ATA Selects 22 Drivers as New Road Team Class
Back row (from left): Ritch Fundell, Richard Frazer, Derrick Thorpe, Bob Bramwell, Charlie Fuller, James Ellis, Dean Key, Jesus Davila. Middle row: Eric Stein, Salvador Gonzalez, David Schroeder, Darrien Henderson, Ron Round, Glen Kirk, Michael Buck. Front row: Lalo Fernandez, Paramjeet Singh, Jeff Rose, Gina Jones, Ken Duncan, Teddy Butler. Absent from the group photo was Kevin Byrnes (see below).
An immigrant from India, a former Marine and a grandmother joined an elite team of 22 professional truck drivers to make up the 2022-23 America’s Road Team Captains.
“I’m proud that they will be representing the industry and ATA as our newest and best ambassadors — educating the country about trucking’s essential role in keeping America moving safely and efficiently,” said Chris Spear, president of American Trucking Associations, about the incoming group during an induction ceremony Jan. 19. “This industry, like our country, is diverse, hardworking and patriotic, and this new class of America’s Road Team Captains reflects all of that.”
Created in 1986, America’s Road Team is a group of professional truck drivers with excellent safety records who dedicate a few days each month to educate people — from senators on Capitol Hill to kindergartners and state fair attendees — about the industry.
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Among the captains were P.J. Singh, a driver for Penske Logistics, of Stockton, Calif. He left India 26 years ago in search of the American dream and has been a driver for 22 years, with 2 million accident-free miles.
Gina Jones, a 59-year-old driver with Werner Enterprises, is a grandmother of five. She started driving at age 50 in her second career after working in retail. Jones, from Peoria, Ariz., team-drives with her husband Steven on a Phoenix-to-Denver route.
“I think the challenges that women drivers face are pretty equal to men who drive,” Jones said. “I love my job, waking up to see the sunrise and ending with the sunset each day.”
Jesus Davila, 36, of San Antonio, drives for Werner Enterprises. He has been driving for four years with 450,000 accident-free miles. He left the Marine Corps after 12 years.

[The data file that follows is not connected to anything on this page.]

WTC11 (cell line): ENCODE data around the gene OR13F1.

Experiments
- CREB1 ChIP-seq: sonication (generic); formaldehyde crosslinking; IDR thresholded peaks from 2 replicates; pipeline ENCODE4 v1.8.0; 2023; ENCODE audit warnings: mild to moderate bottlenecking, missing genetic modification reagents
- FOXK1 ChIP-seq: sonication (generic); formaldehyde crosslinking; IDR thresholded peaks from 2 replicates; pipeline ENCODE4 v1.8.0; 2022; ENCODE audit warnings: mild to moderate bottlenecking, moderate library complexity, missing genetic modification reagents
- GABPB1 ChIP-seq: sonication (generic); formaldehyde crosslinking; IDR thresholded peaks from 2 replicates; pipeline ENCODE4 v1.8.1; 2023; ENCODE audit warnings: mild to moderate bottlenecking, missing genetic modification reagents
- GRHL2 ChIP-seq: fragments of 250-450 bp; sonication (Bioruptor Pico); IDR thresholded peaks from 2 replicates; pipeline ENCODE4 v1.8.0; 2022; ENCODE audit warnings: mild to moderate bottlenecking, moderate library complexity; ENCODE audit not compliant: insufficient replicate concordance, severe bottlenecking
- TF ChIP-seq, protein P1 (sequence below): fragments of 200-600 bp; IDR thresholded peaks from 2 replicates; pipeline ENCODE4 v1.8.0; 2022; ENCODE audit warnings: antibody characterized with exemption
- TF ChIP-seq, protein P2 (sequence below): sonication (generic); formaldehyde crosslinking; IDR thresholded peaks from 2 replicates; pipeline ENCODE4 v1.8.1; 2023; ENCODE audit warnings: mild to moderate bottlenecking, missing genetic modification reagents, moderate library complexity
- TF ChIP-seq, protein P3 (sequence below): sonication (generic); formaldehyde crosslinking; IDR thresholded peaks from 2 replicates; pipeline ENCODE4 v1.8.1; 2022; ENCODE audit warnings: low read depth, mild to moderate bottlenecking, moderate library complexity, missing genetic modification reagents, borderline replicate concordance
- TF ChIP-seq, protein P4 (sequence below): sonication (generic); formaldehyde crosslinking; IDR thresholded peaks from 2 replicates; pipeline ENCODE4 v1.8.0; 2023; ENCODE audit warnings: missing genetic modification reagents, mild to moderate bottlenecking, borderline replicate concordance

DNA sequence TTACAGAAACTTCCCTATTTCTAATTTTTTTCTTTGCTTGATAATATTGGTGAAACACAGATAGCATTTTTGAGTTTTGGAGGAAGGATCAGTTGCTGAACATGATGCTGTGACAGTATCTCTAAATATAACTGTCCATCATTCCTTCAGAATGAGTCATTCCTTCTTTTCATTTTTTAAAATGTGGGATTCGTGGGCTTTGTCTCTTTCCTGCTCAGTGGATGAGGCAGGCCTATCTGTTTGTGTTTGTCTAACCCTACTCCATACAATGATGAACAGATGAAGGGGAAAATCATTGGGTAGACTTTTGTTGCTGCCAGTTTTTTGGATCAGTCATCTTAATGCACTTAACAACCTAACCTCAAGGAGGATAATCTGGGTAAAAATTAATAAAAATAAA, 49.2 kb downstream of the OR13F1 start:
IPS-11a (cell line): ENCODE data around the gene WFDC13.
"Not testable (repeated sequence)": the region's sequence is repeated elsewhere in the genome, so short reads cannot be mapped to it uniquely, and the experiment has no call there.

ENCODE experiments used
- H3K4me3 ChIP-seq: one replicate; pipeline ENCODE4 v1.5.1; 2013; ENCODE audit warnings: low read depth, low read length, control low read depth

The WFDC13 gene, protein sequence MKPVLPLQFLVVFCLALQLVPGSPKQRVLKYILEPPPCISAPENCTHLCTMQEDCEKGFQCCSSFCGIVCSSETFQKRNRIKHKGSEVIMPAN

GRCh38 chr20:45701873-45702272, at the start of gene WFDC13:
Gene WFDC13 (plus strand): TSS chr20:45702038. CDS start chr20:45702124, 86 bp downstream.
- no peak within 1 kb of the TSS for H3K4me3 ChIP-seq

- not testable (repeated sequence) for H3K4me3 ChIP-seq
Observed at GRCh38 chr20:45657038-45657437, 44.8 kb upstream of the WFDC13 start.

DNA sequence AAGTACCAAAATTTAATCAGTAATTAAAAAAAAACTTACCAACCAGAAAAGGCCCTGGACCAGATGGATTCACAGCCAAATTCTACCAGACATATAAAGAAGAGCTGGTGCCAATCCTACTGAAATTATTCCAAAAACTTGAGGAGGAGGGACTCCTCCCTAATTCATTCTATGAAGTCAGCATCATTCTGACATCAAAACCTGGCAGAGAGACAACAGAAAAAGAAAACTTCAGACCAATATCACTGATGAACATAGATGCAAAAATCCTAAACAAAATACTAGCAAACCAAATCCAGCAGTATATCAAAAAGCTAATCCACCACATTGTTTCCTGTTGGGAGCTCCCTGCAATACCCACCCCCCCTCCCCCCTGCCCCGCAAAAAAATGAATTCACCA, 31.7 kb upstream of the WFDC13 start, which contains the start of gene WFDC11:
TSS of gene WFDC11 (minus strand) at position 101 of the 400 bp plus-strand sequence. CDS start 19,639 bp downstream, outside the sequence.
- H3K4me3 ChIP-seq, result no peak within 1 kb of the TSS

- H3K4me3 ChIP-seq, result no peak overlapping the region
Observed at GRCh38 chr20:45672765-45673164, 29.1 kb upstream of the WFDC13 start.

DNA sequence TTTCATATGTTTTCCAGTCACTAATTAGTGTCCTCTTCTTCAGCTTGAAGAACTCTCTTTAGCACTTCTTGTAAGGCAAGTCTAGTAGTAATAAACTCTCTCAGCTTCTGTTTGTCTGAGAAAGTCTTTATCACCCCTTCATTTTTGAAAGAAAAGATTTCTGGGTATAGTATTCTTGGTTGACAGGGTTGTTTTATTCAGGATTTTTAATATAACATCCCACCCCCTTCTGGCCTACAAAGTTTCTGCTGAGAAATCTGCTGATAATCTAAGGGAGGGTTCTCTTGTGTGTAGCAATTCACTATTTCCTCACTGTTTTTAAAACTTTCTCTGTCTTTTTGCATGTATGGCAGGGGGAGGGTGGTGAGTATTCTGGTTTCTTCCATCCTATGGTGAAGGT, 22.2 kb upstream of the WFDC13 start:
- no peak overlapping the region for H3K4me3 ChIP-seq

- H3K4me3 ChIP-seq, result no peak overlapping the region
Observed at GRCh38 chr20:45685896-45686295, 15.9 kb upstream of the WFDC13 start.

“I planned on staying in the Marine Corps for 20 years, but was wounded,” Davila said. “I think being a professional truck driver fits so well with my military training.” He said having to do pre-combat inspections is similar to the preparedness involved in making pre-trip inspections. Truck driving met his needs in choosing the new career.
“I want to let veterans know that there is life after the military and always a purpose for you in the world,” he said.
The captains still drive their work routes, but in public appearances they will climb aboard a new Volvo VNL 760 truck.
The Volvo VNL 760 that America's Road Team captains will drive is on display at American Trucking Associations' headquarters in Arlington, Va, Jan. 19. (John Sommers II for Transport Topics)
Keys to the new truck — equipped with safety technology including blind-spot detection, lane departure and active-braking features — were handed to Spear by Seth Gruber, director of strategic projects for Volvo Trucks, which sponsors America’s Road Team. This marks the 20th consecutive year of Volvo’s sponsorship.
“America’s Road Team is one of the most visible groups of professional truck drivers in the country, and we believe that their hard work to promote the profession and safety pays dividends for our industry. We thank the captains for their strong engagement and being passionate ambassadors of this great profession,” said Peter Voorhoeve, president of Volvo Trucks North America, in a news release.
Kevin Byrnes of UPS
Attending the introduction was 2013 Captain Herschel Evans, a driver with Yellow, from Georgia. He spoke about the gratification of delivering disaster relief to communities, when trucks can deliver supplies directly to the areas where people need them the most. “After a tornado, we can put 50,000 bottles of water to help people that very day,” he said.
After the December 2021 tornado in western Kentucky, Evans drove his truck four times to the stricken area to deliver emergency supplies including water, diapers and pet food. “When I walked over to the church to have lunch, all the people in the whole church clapped,” he added, reflecting on one relief journey there.
This year’s class of drivers comes from 13 companies and 17 states. Combined the drivers have logged more than 45 million miles of accident-free driving.
The complete list of captains for 2022-23:
• Bob Bramwell, ABF Freight System, Centerview, Mo.
• Michael Buck, Yellow, Moore, Okla.
• Teddy Butler, ABF Freight System, Hampton, Ga.
• Kevin Byrnes, UPS Inc., Sparta, N.J.
• Jesus Davila, Werner Enterprises, San Antonio, Texas
• Ken Duncan, Walmart Transportation, Gorham, Maine
• James Ellis, Grammer Logistics, Erwin, N.C.
• Lalo Fernandez, FedEx Freight, Battle Ground, Ore.
• Richard Frazer, Yellow, Rockford, Ill.
• Charlie Fuller, FedEx Freight, Pembroke Pines, Fla.
• Ritch Fundell, FedEx Freight, Tonica, Ill.
• Salvador Gonzalez, TForce Freight, Ocala, Fla.
• Darrien Henderson, J&M Tank Lines Inc., Mobile, Ala.
• Gina Jones, Werner Enterprises, Peoria, Ariz.
• Dean Key, Ruan Transportation Management Systems, Primghar, Iowa
• Glen Allen Kirk, Old Dominion Freight Line, Franklin, Ind.
• Jeff Rose, Yellow, Creston, Ohio
• Ron Round, Pottle’s Transportation, Enfield, Maine
• David Schroeder, FedEx Freight, Bellaire, Ohio
• Eric Stein, Werner Enterprises Inc., Canajoharie, N.Y.
• PJ Singh, Penske Logistics, Stockton, Calif.
• Derrick Thorpe, TForce Freight, Rahway, N.J.